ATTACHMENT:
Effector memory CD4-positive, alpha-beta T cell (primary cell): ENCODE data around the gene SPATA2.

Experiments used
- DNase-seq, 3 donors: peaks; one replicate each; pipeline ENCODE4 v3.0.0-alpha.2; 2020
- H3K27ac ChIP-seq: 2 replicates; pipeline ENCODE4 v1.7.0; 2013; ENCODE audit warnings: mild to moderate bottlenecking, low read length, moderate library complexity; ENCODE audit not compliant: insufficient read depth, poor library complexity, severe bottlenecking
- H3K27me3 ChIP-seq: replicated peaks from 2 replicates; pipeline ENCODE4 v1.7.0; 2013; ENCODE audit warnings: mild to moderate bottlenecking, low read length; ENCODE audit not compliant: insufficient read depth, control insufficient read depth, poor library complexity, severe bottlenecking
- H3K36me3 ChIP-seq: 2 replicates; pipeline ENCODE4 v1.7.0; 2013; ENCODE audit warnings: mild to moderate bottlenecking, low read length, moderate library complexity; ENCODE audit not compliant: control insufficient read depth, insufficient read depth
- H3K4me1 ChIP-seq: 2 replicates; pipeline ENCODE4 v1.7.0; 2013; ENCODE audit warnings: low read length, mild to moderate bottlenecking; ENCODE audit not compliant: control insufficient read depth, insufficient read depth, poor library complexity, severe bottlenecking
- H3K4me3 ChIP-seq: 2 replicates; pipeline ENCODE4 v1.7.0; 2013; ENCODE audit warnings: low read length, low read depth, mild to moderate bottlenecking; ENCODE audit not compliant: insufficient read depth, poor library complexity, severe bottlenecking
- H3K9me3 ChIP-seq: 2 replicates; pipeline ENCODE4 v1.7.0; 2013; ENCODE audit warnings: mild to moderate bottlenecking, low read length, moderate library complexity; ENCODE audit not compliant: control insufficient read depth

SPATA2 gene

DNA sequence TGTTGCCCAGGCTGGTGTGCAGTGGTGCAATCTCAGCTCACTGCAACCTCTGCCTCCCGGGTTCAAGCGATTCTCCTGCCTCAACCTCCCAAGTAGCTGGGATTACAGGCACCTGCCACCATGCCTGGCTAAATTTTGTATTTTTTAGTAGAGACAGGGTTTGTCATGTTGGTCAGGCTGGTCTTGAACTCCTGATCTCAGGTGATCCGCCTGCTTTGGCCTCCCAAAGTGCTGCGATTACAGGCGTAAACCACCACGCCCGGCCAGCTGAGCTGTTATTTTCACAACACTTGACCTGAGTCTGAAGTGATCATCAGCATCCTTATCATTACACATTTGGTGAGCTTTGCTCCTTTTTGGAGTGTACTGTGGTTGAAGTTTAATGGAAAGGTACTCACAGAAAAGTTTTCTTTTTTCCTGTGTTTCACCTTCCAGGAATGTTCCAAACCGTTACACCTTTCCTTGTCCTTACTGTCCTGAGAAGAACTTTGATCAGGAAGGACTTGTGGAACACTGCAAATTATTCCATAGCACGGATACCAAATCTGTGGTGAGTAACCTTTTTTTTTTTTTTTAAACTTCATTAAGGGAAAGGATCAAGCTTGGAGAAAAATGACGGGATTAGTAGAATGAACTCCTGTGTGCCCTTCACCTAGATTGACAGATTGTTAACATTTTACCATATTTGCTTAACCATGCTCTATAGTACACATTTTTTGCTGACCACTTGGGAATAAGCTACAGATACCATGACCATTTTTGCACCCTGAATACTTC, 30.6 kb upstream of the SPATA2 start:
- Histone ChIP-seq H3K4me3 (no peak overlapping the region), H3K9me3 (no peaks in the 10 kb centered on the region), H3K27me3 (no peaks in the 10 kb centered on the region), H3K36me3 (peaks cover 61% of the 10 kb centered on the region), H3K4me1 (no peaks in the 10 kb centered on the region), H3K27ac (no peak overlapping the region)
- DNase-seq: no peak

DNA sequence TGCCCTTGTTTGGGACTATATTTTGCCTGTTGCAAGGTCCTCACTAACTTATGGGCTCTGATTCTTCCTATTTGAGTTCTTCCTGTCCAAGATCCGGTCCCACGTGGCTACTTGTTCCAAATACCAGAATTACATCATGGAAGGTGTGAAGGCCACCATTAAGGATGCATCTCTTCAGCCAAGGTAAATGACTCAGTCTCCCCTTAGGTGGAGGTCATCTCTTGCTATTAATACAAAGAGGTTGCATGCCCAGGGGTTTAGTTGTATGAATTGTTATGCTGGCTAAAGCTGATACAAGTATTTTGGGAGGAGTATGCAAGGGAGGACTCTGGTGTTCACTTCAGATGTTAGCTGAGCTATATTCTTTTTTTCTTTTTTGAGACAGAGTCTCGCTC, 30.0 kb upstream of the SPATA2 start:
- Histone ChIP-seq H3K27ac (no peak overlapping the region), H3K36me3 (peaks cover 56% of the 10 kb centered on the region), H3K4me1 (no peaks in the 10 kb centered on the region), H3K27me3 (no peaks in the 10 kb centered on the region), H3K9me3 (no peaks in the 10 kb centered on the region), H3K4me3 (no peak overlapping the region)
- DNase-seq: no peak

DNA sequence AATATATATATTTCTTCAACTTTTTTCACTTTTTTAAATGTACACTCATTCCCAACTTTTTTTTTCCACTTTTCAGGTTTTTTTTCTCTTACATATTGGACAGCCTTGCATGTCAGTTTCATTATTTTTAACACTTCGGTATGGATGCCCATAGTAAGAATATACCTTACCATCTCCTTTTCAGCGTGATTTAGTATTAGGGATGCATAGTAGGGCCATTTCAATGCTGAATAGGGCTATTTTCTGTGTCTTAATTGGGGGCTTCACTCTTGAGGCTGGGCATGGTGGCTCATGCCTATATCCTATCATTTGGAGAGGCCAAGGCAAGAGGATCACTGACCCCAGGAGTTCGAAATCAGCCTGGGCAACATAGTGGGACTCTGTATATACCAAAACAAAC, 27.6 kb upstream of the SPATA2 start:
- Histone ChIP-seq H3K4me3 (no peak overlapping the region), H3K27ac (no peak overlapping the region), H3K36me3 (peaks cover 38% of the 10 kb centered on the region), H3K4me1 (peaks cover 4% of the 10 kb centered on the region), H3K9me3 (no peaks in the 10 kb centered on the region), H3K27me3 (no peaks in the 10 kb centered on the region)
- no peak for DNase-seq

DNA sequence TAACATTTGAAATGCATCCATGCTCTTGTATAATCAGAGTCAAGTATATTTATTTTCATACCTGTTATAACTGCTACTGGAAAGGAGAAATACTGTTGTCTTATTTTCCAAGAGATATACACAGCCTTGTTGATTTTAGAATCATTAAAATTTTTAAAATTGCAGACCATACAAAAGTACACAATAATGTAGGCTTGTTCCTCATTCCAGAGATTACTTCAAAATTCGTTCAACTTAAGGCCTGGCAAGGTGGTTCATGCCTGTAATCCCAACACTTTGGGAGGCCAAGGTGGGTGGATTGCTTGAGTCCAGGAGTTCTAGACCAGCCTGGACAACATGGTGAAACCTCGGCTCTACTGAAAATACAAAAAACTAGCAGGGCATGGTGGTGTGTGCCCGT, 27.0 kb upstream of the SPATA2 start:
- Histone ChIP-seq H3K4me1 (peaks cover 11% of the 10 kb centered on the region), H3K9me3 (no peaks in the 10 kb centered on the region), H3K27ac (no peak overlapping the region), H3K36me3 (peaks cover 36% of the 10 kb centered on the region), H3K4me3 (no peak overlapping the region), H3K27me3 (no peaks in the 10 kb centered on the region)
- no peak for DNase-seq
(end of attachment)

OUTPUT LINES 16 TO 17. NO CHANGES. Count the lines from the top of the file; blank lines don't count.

- DNase-seq: no peak

DNA sequence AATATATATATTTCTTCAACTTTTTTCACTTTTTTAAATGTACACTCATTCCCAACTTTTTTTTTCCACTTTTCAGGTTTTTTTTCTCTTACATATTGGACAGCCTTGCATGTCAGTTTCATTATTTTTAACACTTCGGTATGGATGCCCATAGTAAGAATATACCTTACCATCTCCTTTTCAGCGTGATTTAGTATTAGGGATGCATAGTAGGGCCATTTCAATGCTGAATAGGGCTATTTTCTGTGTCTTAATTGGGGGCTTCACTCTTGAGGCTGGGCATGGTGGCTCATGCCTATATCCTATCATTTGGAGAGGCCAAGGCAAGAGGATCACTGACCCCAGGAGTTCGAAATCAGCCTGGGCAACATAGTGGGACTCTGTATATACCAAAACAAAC, 27.6 kb upstream of the SPATA2 start: